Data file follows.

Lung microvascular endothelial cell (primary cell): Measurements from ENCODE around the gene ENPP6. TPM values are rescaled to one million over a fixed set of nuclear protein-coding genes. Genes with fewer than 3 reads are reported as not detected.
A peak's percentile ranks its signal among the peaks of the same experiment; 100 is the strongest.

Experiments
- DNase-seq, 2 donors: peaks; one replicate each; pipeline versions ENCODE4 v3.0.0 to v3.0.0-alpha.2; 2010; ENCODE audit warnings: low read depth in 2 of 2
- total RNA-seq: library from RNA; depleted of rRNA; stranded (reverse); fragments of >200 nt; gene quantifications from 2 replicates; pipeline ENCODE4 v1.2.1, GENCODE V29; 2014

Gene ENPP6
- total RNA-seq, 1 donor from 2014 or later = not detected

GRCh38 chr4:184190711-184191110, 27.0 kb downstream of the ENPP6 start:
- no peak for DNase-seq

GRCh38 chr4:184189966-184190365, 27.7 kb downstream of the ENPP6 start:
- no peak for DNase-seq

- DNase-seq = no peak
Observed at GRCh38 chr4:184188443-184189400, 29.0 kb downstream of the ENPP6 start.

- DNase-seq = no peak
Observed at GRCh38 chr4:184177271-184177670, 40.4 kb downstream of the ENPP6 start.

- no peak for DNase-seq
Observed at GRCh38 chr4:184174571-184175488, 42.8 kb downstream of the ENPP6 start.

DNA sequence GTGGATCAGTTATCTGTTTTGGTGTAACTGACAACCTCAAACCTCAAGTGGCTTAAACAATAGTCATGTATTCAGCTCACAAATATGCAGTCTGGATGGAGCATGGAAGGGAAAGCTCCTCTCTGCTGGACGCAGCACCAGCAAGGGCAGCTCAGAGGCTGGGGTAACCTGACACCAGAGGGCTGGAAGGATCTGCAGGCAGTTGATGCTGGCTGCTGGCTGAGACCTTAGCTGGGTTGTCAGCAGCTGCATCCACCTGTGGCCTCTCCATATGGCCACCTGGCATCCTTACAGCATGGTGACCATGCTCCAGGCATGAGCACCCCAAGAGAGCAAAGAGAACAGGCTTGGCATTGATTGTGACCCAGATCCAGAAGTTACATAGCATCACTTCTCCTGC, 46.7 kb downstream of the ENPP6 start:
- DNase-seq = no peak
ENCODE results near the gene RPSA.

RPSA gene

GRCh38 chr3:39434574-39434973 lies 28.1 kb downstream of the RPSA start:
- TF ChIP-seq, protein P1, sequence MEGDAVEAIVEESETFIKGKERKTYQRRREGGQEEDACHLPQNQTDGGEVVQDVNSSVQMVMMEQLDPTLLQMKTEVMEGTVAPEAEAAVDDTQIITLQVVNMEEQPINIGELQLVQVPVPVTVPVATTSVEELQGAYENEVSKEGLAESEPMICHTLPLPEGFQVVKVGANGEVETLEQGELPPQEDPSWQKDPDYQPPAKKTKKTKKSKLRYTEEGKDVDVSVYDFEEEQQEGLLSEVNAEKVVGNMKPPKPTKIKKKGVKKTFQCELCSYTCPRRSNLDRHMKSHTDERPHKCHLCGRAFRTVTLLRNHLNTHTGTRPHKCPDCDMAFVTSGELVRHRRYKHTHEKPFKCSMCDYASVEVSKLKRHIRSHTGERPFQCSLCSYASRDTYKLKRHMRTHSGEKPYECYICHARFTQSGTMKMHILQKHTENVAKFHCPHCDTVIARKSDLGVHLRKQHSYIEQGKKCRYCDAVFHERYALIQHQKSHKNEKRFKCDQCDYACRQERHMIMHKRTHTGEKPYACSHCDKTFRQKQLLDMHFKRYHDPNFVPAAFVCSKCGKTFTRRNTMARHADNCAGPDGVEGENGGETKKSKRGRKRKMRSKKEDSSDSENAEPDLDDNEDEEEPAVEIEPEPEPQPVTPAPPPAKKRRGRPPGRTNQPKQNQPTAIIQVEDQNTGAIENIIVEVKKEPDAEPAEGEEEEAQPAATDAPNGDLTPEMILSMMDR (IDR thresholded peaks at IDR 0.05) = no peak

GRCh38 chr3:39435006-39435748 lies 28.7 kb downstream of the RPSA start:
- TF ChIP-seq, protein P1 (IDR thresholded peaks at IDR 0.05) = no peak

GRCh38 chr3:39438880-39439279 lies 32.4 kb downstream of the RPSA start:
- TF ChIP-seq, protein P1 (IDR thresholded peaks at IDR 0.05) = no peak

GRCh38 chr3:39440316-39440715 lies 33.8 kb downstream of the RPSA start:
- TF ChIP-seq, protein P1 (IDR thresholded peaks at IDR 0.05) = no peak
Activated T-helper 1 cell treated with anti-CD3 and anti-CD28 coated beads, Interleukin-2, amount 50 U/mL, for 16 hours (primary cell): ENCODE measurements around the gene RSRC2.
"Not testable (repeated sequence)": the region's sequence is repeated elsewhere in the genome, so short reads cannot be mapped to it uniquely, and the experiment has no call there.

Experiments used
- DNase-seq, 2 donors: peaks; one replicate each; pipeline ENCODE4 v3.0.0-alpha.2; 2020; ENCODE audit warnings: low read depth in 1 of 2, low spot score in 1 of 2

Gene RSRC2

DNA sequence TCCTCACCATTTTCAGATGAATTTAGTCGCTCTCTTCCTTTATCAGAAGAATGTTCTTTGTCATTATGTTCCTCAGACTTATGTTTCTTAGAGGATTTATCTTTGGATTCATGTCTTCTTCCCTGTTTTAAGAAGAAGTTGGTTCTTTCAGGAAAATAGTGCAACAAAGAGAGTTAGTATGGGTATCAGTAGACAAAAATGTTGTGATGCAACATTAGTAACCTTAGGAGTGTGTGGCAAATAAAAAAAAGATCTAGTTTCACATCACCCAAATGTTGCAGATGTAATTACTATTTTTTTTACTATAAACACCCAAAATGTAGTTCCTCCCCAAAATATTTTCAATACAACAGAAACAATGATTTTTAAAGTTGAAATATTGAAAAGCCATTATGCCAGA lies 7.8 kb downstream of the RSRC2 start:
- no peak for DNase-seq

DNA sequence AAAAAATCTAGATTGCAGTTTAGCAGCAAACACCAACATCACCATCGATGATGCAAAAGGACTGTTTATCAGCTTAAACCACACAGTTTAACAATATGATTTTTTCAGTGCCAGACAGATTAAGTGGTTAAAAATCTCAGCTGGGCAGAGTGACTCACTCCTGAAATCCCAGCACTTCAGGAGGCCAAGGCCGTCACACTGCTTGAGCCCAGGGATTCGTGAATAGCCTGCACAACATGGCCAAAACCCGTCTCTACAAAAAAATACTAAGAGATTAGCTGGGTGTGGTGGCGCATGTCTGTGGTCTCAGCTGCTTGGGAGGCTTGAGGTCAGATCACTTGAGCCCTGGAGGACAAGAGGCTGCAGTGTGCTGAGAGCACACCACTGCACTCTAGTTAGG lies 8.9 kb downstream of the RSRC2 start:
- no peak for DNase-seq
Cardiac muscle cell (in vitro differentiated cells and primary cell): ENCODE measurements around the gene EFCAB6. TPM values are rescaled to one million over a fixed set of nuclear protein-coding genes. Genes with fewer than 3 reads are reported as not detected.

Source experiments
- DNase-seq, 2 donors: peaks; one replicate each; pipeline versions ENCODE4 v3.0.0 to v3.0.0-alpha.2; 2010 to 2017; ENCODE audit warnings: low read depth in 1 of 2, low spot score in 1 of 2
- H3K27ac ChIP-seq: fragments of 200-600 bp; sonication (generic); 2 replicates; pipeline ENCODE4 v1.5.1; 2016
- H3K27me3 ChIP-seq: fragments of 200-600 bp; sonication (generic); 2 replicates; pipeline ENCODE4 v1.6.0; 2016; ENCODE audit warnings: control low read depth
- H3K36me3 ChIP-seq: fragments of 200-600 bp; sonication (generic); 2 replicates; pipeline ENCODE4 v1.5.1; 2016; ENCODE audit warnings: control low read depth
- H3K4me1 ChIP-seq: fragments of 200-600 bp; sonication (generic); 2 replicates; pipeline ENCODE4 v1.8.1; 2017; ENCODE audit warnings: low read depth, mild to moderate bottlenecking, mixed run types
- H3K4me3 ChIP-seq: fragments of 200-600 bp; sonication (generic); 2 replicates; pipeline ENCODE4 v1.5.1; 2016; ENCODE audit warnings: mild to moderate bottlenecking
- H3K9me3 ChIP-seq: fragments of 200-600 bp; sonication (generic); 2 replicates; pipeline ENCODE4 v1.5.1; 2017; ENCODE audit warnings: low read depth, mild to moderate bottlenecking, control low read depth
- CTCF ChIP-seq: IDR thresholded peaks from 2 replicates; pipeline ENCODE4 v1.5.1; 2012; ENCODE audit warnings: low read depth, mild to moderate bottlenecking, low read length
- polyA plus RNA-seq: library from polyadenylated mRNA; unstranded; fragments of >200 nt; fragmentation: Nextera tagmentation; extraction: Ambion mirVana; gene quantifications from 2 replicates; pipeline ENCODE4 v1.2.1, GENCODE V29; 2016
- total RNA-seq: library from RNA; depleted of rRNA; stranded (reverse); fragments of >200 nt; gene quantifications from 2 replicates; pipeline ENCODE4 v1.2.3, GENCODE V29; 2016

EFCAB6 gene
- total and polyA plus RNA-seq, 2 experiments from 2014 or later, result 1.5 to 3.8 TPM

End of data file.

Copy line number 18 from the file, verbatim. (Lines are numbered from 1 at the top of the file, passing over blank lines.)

DNA sequence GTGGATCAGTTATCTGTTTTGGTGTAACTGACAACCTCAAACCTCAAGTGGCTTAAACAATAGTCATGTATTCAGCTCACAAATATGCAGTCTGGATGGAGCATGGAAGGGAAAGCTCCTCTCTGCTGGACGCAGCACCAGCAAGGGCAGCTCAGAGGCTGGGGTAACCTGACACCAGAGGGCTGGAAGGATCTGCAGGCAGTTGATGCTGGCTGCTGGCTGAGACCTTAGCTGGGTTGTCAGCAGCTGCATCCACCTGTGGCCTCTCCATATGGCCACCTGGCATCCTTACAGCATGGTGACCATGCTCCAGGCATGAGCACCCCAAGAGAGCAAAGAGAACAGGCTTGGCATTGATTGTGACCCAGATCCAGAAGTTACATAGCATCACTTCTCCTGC, 46.7 kb downstream of the ENPP6 start: